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Cradle Cap Treatment: How To Get Rid of This Skin Condition in Infants

Cradle Cap Treatment: How To Get Rid of This Skin Condition in Infants

Parents always hope for a healthy child when their baby is born. And even when a child is perfectly healthy, there are instances when the baby immediately shows some minor problems with their skin. That is the case with “cradle cap,” a condition that caues flakes or scales to appear on your child’s scalp and skin. Also known as pityriasis capitis or infantile seborrheic dermatitis (ISD), this is a condition that some babies are born with, while other babies may develop it later. If your baby has cradle cap, cradle cap treatment may not be necessary, but it can be useful to know how to get rid of the crusty flakes on your child’s perfect crown.

What Is Cradle Cap?

Cradle cap is what happens when crusty or oily scaly patches appear on a newborn baby’s scalp. Luckily for the baby, this is not itchy or painful for them. However, it can cause thick white or yellow scales on the head. And these may be difficult to remove.

Doctors have not yet discovered a clear cause for cradle cap. But hormones that pass from the mother to the baby before birth might be a contributing factor. These hormones can cause overproduction of oil or sebum in the oil glands and hair follicles.

Another possible factor is the yeast or fungus known as Malassezia that grows in the sebum along with bacteria. However, since cardle cap is not contagious, the cause isn’t poor hygiene.

Symptoms of Cradle Cap

Common signs of infantile seborrheic dermatitis include patchy scaling or thick crusts on the scalp and skin flakes. Other symptoms are oily or dry skin covered with flaky white or yellow scales, and some mild redness. Scales may also appear on the eyelids, ears, nose, and groin.

Cradle cap affects infants regardless of ethnic background or country of origin. Up to 71% of infants get cradle cap within the first three months of life.

Cradle Cap Treatment

Cradle cap usually clears up on its own within weeks or a few months. It is viewed largely as benign and will get better no matter what treatment is used.

Home care measures include washing your baby’s scalp daily with a mild shampoo. This can help the parent to loosen and remove the scales. Gentle washing or emollient use with brushing to remove scales is the basic treatment for cradle cap. At no time should parents scratch cradle cap scales.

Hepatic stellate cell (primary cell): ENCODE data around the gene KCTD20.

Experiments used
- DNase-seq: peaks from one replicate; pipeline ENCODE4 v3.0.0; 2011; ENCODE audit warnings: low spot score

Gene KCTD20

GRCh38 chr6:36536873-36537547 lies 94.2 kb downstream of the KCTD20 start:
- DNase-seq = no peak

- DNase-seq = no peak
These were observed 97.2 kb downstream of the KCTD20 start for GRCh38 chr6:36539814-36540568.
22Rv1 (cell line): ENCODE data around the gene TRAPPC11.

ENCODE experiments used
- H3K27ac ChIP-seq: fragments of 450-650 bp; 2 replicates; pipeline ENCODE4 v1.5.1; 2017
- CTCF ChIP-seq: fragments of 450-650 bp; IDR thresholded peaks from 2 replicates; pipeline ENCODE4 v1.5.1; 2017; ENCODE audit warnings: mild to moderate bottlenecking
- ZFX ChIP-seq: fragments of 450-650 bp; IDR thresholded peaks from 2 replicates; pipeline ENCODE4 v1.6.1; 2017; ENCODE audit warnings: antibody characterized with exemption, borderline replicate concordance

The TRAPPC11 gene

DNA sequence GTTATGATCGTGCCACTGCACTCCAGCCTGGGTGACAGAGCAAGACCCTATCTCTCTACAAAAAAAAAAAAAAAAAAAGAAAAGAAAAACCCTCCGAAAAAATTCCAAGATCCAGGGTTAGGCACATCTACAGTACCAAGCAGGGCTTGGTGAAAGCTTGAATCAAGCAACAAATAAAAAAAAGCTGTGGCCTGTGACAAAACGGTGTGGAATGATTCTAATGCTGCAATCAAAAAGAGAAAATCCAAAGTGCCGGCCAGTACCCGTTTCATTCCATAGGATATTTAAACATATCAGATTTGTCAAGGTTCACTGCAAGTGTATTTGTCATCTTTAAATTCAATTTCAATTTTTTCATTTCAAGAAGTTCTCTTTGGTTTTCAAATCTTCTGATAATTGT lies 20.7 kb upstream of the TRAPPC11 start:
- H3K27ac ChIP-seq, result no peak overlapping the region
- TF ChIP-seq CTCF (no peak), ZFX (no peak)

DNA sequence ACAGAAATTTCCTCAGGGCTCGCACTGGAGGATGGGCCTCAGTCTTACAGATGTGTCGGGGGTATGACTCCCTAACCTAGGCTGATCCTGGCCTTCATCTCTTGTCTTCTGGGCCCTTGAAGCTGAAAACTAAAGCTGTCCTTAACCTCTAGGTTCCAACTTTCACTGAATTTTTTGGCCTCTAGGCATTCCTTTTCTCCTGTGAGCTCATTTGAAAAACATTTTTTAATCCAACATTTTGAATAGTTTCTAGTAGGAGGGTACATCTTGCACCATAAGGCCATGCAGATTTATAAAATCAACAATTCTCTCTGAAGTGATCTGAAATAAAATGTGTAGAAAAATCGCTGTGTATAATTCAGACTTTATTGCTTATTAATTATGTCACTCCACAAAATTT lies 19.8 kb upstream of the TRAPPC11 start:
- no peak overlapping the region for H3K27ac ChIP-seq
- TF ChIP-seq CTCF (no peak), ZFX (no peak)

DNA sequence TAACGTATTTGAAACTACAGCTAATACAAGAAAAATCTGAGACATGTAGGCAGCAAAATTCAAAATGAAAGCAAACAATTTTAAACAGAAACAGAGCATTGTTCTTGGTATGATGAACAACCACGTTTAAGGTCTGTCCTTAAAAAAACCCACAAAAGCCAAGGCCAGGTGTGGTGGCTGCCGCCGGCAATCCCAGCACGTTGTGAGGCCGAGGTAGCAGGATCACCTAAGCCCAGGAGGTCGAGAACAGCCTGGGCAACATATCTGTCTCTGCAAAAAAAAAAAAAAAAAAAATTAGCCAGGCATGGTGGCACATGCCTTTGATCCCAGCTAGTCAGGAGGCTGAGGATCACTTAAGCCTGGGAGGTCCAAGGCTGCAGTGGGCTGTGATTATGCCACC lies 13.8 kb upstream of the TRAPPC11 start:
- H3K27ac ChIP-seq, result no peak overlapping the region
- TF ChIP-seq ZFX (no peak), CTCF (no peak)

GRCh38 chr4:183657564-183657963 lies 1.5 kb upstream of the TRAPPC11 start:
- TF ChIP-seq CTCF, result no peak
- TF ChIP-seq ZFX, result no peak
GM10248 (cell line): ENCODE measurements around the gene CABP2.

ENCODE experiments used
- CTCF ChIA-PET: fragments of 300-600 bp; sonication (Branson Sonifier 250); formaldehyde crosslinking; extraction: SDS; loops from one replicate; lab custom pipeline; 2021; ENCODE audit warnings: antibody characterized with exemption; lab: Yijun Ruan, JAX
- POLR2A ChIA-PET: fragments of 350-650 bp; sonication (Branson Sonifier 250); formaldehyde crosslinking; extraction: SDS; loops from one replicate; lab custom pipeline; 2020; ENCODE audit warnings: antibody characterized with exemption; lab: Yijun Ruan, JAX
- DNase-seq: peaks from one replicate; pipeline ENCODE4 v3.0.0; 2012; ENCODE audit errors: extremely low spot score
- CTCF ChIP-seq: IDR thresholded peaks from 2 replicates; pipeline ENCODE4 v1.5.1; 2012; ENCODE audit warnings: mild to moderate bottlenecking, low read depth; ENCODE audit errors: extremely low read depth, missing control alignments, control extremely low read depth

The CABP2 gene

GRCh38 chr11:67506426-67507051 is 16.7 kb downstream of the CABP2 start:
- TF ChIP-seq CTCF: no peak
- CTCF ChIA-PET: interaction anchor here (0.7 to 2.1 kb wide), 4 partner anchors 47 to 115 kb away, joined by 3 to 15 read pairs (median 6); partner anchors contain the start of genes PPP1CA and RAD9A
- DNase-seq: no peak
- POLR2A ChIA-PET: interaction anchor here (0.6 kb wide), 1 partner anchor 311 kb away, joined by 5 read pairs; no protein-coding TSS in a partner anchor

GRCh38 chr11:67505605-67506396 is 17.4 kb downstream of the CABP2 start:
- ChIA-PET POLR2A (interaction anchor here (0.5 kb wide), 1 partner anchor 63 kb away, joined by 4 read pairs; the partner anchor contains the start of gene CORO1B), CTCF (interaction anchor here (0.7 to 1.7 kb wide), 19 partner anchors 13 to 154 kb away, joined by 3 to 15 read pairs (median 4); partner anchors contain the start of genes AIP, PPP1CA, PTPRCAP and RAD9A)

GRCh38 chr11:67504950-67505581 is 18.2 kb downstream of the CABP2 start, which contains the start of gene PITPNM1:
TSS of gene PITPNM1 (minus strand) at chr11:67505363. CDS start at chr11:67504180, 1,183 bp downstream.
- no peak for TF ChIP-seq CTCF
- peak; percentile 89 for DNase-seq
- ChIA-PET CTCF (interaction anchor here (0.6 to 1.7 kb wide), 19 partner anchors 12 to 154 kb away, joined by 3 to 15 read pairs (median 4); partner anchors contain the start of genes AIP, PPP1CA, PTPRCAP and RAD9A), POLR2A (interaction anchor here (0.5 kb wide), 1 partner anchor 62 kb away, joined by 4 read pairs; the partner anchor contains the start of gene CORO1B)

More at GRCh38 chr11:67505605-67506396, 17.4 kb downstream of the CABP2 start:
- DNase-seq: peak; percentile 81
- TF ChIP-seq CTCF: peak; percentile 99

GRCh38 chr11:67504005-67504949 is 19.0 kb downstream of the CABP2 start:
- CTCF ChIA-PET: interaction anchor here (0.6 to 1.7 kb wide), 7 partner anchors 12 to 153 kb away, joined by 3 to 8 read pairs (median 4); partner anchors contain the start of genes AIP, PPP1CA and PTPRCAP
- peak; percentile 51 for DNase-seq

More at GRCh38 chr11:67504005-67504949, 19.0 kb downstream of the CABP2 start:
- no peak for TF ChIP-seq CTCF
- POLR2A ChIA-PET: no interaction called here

Antifungal treatments such as ketoconazole have proven effective in treating cradle cap. This lends credence to the theory that yeast is a contributing factor in its presence. However, there has been an argument that ketoconazole 2% shampoo and hydrocortisone 1% cream, while effective, may be no better than a placebo.

Other treatments that have been used to address ISD include softening agents and treatments used for adult seborrheic dermatitis. These include antifungals and corticocsteroids. Still, the safety and effectiveness in treating cradle cap remains uncertain pending further studies.

Olive Oil and Future Studies

Olive oil, which has been used to treat seborrheic dermatitis in adults, has also been explored for cradle cap treatment. While risk-free, concern rises when considering the previously mentioned Malassezia yeast. It may even prove counterproductive to use olive oil as cradle cap treatment. Malassezia actually thrives in olive oil. Thus, it has been suggested that olive oil and other organic oils shouldn’t be used to treat these kinds of inflammatory skin diseases.

A published study from 2019 noted that studies should be conducted using treatments such as mineral or vegetable oils, emollients, shampooing and brushing to remove scales, antifungal agents like azole, steroids, or salicylic acid topical treatments.

Key Takeaways

Cradle cap results in crusty or oily scaly patches that appear on a newborn baby’s head. It is benign and does not cause itching for the baby. Also known as infantile seborrheic dermatitis or pityriasis capitis, cradle cap usually clears up on its own within weeks or months. Doctors have found no clear treatment, although parents may try gentle washing and emollient use while manually removing scales.

Click here for more on baby’s first year.

Hello Health Group does not provide medical advice, diagnosis or treatment.


The Frequency of Common Skin Conditions in Preschool-aged Children in Australia,

https://jamanetwork.com/journals/jamadermatology/article-abstract/479236, Accessed January 10, 2022

Cradle cap: Symptoms & causes, https://www.mayoclinic.org/diseases-conditions/cradle-cap/symptoms-causes/syc-20350396, Accessed January 10, 2022

Treatments for infantile seborrhoeic dermatitis (including cradle cap), an inflammatory, scaly skin condition, https://www.cochranelibrary.com/cdsr/doi/10.1002/14651858.CD011380.pub2/full, Accessed January 10, 2022

What is the best treatment for cradle cap? https://journals.lww.com/ebp/Abstract/2014/04000/What_is_the_best_treatment_for_cradle_cap_.1.aspx, January 10, 2022

Use of Olive Oil for the Treatment of Seborrheic Dermatitis in Children,  https://jamanetwork.com/journals/jamapediatrics/article-abstract/1308503, January 10, 2022

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Written by Jason Inocencio Updated 2 weeks ago
Fact Checked by Vincent Sales